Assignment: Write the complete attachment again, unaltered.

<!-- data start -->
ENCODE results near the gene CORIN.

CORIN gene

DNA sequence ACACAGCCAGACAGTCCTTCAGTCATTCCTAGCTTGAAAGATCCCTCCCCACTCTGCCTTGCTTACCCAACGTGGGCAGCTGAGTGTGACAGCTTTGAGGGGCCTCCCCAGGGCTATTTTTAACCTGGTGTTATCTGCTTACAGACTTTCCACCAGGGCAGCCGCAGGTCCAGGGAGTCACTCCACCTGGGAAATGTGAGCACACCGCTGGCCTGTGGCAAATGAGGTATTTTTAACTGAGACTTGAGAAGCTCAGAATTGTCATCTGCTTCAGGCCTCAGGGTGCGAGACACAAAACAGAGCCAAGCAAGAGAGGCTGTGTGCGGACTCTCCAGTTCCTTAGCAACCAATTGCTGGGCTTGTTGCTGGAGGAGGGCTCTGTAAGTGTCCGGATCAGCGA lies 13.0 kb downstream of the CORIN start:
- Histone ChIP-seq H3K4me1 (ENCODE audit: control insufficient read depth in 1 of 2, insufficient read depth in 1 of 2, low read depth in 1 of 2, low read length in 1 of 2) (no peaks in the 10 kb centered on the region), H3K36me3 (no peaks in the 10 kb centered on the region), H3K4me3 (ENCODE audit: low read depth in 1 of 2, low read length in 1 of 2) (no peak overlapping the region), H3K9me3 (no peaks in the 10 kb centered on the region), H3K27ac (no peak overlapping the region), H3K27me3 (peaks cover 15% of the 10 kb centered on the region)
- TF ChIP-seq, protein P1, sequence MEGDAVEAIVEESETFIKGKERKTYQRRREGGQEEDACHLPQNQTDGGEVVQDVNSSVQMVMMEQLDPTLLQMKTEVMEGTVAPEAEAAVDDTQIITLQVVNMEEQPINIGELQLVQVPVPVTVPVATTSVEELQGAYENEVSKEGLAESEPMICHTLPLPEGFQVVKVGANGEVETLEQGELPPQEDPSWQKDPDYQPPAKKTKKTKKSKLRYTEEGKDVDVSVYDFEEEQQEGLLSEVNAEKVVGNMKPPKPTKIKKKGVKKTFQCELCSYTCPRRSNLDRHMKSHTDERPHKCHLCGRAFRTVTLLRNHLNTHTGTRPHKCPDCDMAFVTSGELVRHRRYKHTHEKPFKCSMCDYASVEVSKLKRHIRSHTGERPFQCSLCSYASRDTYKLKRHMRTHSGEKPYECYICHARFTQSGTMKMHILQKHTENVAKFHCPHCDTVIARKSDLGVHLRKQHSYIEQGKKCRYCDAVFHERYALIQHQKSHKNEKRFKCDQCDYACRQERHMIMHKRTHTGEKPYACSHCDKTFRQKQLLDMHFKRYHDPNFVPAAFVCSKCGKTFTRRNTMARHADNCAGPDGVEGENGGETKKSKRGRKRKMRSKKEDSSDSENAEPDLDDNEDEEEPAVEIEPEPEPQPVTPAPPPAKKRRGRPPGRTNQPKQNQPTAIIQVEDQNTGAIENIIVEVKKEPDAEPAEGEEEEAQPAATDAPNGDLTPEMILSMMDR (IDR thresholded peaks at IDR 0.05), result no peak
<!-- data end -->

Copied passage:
ENCODE results near the gene CORIN.

CORIN gene

DNA sequence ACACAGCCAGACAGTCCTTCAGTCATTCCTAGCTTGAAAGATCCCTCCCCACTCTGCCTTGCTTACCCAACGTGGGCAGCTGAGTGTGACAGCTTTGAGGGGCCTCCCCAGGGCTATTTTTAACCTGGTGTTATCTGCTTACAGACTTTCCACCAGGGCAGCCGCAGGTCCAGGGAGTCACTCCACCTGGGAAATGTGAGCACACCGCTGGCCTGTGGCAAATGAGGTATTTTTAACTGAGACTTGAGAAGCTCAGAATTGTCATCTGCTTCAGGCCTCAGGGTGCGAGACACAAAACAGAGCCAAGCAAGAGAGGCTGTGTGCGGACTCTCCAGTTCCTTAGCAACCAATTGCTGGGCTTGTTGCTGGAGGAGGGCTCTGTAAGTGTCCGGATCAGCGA lies 13.0 kb downstream of the CORIN start:
- Histone ChIP-seq H3K4me1 (ENCODE audit: control insufficient read depth in 1 of 2, insufficient read depth in 1 of 2, low read depth in 1 of 2, low read length in 1 of 2) (no peaks in the 10 kb centered on the region), H3K36me3 (no peaks in the 10 kb centered on the region), H3K4me3 (ENCODE audit: low read depth in 1 of 2, low read length in 1 of 2) (no peak overlapping the region), H3K9me3 (no peaks in the 10 kb centered on the region), H3K27ac (no peak overlapping the region), H3K27me3 (peaks cover 15% of the 10 kb centered on the region)
- TF ChIP-seq, protein P1, sequence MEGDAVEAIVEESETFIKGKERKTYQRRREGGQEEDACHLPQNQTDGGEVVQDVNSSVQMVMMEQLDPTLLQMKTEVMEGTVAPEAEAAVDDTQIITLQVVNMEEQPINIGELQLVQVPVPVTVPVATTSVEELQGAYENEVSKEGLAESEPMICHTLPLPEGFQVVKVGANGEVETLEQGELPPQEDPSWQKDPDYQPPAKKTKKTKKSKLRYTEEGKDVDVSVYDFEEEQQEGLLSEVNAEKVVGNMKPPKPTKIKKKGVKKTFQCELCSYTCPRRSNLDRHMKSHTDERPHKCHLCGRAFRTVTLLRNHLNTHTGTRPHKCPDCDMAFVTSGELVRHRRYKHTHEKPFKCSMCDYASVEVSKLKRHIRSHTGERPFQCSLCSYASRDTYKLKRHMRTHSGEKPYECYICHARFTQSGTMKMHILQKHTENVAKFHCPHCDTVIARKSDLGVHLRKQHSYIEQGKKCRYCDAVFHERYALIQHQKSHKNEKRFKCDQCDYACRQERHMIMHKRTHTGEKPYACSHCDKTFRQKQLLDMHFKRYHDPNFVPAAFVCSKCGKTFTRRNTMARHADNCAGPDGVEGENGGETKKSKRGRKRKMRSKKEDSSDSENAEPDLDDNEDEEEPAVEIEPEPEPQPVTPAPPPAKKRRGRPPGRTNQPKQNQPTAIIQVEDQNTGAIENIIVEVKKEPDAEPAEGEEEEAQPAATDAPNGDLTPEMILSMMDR (IDR thresholded peaks at IDR 0.05), result no peak